Dreamland this week: Dr. Robert Schoch, geologist, renowned professor and adventurer, is at this point a true living legend, so get set for a great discussion as we delve into the secrets of the deep past in search of what could happen in our near future. He reports on hisread more

A new study of seashells excavated from ancient glacial deposits in Scotland indicate that the region’s glaciers melted over a relatively short period of time–a period spanning only a few decades, and possibly as short as a matter of years–illustrating the abruptness of past climate change events, and how those events could serve as a warning as to how quickly our modern environment could also take an abrupt turn.
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A new climate model generated by the University of California’s Scripps Institution of Oceanography suggests that if current warming trends continue, they could cause a failure in the circulation of the currents in the Atlantic Ocean, in turn leading to a major cooling event in the waters of the North Atlantic. This event was illustrated by Art Bell and Whitley Strieber in their 1999 book, The Coming Global Superstorm.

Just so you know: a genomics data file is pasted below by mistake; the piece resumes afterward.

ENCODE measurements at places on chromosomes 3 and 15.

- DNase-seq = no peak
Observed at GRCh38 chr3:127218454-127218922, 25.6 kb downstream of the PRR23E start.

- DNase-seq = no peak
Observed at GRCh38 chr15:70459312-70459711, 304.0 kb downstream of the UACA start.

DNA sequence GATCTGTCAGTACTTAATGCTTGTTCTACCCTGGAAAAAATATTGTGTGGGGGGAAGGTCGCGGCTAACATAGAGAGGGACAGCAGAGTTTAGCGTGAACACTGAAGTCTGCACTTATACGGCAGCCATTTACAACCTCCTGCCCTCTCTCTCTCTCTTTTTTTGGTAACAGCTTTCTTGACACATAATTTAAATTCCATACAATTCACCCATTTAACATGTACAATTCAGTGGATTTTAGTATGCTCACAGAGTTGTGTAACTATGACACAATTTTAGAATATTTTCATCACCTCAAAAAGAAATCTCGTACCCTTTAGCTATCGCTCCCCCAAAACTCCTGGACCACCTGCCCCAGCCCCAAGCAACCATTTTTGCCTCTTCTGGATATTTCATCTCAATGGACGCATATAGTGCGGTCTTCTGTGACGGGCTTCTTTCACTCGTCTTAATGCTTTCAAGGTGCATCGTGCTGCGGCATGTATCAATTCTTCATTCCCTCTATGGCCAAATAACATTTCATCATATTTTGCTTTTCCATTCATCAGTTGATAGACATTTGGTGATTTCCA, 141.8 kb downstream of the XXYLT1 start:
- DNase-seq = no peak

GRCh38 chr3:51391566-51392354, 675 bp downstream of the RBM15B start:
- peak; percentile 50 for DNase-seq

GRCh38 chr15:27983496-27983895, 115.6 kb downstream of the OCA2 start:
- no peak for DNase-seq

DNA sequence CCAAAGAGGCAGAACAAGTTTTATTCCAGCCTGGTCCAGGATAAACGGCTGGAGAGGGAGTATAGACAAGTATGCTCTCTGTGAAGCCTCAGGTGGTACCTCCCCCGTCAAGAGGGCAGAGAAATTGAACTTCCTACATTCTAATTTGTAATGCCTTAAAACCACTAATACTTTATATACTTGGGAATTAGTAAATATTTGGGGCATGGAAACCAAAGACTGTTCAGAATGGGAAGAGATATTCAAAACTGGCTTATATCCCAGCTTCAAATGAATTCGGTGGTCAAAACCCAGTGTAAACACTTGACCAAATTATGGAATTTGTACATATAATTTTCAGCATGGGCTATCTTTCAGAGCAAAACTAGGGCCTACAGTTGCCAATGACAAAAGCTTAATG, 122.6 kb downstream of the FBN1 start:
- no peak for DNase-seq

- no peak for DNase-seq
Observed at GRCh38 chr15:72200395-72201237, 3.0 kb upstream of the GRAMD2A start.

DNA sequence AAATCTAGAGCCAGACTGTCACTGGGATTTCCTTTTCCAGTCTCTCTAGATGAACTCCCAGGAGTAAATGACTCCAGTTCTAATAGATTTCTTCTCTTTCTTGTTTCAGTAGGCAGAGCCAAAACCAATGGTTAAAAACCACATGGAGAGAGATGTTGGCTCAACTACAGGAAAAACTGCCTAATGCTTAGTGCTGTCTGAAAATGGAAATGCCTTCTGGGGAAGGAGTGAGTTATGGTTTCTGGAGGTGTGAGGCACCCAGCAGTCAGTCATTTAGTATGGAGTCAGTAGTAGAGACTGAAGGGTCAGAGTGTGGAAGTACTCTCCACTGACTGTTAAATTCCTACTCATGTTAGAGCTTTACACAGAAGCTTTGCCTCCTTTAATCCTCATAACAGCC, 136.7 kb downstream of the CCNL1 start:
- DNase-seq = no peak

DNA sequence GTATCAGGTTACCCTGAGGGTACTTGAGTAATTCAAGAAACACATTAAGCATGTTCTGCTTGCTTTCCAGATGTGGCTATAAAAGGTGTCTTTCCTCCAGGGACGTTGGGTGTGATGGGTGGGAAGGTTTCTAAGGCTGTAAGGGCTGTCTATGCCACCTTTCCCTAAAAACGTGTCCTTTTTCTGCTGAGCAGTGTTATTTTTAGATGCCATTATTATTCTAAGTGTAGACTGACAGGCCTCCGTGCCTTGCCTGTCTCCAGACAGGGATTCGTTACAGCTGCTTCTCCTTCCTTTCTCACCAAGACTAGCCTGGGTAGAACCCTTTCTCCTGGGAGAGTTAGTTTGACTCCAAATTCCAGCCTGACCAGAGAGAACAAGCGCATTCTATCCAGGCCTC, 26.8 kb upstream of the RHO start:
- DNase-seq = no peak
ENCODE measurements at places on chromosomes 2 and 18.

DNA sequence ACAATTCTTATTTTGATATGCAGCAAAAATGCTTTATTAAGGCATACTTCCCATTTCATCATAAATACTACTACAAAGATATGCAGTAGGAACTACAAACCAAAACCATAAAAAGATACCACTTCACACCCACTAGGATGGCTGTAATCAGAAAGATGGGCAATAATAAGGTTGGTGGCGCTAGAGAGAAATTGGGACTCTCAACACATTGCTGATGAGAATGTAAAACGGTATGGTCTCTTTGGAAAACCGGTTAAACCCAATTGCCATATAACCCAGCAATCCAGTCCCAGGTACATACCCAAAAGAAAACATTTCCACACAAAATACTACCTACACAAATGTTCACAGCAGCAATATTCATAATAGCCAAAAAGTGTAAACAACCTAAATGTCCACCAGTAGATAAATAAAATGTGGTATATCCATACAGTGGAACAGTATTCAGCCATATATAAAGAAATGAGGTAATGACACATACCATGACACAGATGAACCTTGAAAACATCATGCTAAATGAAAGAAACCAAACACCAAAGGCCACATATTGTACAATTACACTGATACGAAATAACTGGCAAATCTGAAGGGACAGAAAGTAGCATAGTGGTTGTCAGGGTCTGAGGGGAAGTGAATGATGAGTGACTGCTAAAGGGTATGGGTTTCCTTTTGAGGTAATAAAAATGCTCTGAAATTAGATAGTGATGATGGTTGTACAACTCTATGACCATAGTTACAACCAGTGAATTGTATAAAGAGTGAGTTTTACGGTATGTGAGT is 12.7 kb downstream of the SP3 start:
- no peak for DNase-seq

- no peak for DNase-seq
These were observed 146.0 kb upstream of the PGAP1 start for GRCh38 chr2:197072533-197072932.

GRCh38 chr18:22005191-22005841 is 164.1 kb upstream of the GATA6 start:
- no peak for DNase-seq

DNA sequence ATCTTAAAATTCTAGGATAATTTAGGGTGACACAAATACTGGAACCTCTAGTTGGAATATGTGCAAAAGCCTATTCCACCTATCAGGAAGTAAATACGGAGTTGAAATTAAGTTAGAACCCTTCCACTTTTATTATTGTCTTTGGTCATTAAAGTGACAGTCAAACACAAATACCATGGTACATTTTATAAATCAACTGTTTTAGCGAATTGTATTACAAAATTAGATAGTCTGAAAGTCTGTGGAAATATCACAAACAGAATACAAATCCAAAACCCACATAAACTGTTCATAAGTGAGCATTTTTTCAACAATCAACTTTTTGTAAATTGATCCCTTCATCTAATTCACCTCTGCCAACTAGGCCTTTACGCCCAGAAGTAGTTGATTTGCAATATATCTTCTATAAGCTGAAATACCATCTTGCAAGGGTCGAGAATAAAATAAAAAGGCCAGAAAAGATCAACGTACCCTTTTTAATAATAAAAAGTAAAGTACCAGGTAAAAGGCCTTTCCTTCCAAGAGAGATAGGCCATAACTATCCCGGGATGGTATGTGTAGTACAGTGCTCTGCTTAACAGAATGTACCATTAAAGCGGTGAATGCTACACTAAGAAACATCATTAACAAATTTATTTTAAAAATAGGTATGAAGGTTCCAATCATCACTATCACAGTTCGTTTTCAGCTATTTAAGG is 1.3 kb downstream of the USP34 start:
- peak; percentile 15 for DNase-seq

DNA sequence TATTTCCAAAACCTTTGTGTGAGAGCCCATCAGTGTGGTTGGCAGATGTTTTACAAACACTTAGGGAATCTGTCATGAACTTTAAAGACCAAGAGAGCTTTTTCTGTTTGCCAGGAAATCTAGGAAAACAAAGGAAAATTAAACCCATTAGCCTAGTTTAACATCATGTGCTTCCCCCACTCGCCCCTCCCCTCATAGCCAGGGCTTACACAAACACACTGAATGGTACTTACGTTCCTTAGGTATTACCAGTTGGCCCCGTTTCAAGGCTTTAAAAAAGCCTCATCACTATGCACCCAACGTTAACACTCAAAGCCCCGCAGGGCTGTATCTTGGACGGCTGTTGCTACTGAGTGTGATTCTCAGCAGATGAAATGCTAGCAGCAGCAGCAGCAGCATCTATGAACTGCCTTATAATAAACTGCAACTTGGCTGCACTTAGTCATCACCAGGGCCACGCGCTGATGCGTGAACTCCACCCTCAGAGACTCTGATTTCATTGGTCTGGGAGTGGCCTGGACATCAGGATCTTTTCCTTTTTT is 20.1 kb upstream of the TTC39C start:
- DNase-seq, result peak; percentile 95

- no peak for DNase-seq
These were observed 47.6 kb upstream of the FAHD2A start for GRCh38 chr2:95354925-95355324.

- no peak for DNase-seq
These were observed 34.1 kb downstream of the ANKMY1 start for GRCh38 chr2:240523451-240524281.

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Despite a cool, cloudy summer, the ice levels in the Arctic have shrunk enough to tie with the second-lowest Arctic sea ice minimum, recorded in 2007. "Historically such weather conditions slow down the summer ice loss, but we still got down to essentially a tie for second lowest on the satellite record," reports US National Snow and Ice Data Center (NSIDC) director Mark Serreze.
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